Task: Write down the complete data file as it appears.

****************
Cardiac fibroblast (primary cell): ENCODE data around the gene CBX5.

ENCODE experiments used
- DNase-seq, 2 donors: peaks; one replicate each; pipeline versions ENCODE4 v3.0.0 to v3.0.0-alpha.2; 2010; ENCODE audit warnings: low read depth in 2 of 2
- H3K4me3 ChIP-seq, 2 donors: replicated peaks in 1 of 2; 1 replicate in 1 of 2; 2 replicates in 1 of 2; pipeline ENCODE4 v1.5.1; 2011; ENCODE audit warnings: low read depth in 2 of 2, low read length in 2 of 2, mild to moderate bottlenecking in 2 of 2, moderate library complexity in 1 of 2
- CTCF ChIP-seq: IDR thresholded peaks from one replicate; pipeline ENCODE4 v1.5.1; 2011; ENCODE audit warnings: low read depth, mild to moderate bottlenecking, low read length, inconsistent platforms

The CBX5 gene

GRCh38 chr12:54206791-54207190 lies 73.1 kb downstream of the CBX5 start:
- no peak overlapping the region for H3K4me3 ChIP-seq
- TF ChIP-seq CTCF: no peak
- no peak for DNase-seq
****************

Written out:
Cardiac fibroblast (primary cell): ENCODE data around the gene CBX5.

ENCODE experiments used
- DNase-seq, 2 donors: peaks; one replicate each; pipeline versions ENCODE4 v3.0.0 to v3.0.0-alpha.2; 2010; ENCODE audit warnings: low read depth in 2 of 2
- H3K4me3 ChIP-seq, 2 donors: replicated peaks in 1 of 2; 1 replicate in 1 of 2; 2 replicates in 1 of 2; pipeline ENCODE4 v1.5.1; 2011; ENCODE audit warnings: low read depth in 2 of 2, low read length in 2 of 2, mild to moderate bottlenecking in 2 of 2, moderate library complexity in 1 of 2
- CTCF ChIP-seq: IDR thresholded peaks from one replicate; pipeline ENCODE4 v1.5.1; 2011; ENCODE audit warnings: low read depth, mild to moderate bottlenecking, low read length, inconsistent platforms

The CBX5 gene

GRCh38 chr12:54206791-54207190 lies 73.1 kb downstream of the CBX5 start:
- no peak overlapping the region for H3K4me3 ChIP-seq
- TF ChIP-seq CTCF: no peak
- no peak for DNase-seq